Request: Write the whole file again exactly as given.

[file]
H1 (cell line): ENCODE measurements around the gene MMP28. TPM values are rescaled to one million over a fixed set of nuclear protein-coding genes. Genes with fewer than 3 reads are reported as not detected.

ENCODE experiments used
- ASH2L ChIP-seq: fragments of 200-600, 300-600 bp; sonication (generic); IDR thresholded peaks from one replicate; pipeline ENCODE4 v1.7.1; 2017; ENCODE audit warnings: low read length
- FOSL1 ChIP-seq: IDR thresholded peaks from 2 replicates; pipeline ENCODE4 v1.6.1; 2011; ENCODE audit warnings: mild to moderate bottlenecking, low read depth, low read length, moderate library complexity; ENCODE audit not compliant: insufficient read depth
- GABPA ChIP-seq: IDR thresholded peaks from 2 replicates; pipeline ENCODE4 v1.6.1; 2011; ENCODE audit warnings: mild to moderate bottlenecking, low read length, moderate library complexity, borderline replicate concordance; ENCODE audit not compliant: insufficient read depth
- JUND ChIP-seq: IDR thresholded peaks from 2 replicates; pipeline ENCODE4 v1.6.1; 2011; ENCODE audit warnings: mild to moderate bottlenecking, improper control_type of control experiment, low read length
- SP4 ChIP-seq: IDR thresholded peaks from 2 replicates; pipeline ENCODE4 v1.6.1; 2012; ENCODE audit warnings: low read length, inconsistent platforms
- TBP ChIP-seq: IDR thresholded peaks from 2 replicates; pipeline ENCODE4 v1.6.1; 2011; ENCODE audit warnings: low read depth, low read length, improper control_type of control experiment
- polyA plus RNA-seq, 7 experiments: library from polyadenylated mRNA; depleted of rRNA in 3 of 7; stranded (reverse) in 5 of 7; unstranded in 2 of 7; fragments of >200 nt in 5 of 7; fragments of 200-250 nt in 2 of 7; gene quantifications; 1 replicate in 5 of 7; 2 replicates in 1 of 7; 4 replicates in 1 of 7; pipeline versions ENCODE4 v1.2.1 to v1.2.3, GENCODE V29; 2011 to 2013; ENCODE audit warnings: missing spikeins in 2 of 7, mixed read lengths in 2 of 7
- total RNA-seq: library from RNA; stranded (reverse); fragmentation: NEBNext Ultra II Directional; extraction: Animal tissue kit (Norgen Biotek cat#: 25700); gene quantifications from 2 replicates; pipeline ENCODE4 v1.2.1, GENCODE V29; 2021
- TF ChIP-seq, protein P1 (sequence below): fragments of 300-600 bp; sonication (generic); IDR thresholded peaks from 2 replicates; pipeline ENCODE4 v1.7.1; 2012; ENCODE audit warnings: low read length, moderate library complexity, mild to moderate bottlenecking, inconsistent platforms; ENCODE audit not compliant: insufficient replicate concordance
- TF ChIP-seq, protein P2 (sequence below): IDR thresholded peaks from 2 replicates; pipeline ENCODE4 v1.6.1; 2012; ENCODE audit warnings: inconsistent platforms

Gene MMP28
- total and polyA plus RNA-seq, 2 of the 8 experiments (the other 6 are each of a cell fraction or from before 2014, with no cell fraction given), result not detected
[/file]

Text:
H1 (cell line): ENCODE measurements around the gene MMP28. TPM values are rescaled to one million over a fixed set of nuclear protein-coding genes. Genes with fewer than 3 reads are reported as not detected.

ENCODE experiments used
- ASH2L ChIP-seq: fragments of 200-600, 300-600 bp; sonication (generic); IDR thresholded peaks from one replicate; pipeline ENCODE4 v1.7.1; 2017; ENCODE audit warnings: low read length
- FOSL1 ChIP-seq: IDR thresholded peaks from 2 replicates; pipeline ENCODE4 v1.6.1; 2011; ENCODE audit warnings: mild to moderate bottlenecking, low read depth, low read length, moderate library complexity; ENCODE audit not compliant: insufficient read depth
- GABPA ChIP-seq: IDR thresholded peaks from 2 replicates; pipeline ENCODE4 v1.6.1; 2011; ENCODE audit warnings: mild to moderate bottlenecking, low read length, moderate library complexity, borderline replicate concordance; ENCODE audit not compliant: insufficient read depth
- JUND ChIP-seq: IDR thresholded peaks from 2 replicates; pipeline ENCODE4 v1.6.1; 2011; ENCODE audit warnings: mild to moderate bottlenecking, improper control_type of control experiment, low read length
- SP4 ChIP-seq: IDR thresholded peaks from 2 replicates; pipeline ENCODE4 v1.6.1; 2012; ENCODE audit warnings: low read length, inconsistent platforms
- TBP ChIP-seq: IDR thresholded peaks from 2 replicates; pipeline ENCODE4 v1.6.1; 2011; ENCODE audit warnings: low read depth, low read length, improper control_type of control experiment
- polyA plus RNA-seq, 7 experiments: library from polyadenylated mRNA; depleted of rRNA in 3 of 7; stranded (reverse) in 5 of 7; unstranded in 2 of 7; fragments of >200 nt in 5 of 7; fragments of 200-250 nt in 2 of 7; gene quantifications; 1 replicate in 5 of 7; 2 replicates in 1 of 7; 4 replicates in 1 of 7; pipeline versions ENCODE4 v1.2.1 to v1.2.3, GENCODE V29; 2011 to 2013; ENCODE audit warnings: missing spikeins in 2 of 7, mixed read lengths in 2 of 7
- total RNA-seq: library from RNA; stranded (reverse); fragmentation: NEBNext Ultra II Directional; extraction: Animal tissue kit (Norgen Biotek cat#: 25700); gene quantifications from 2 replicates; pipeline ENCODE4 v1.2.1, GENCODE V29; 2021
- TF ChIP-seq, protein P1 (sequence below): fragments of 300-600 bp; sonication (generic); IDR thresholded peaks from 2 replicates; pipeline ENCODE4 v1.7.1; 2012; ENCODE audit warnings: low read length, moderate library complexity, mild to moderate bottlenecking, inconsistent platforms; ENCODE audit not compliant: insufficient replicate concordance
- TF ChIP-seq, protein P2 (sequence below): IDR thresholded peaks from 2 replicates; pipeline ENCODE4 v1.6.1; 2012; ENCODE audit warnings: inconsistent platforms

Gene MMP28
- total and polyA plus RNA-seq, 2 of the 8 experiments (the other 6 are each of a cell fraction or from before 2014, with no cell fraction given), result not detected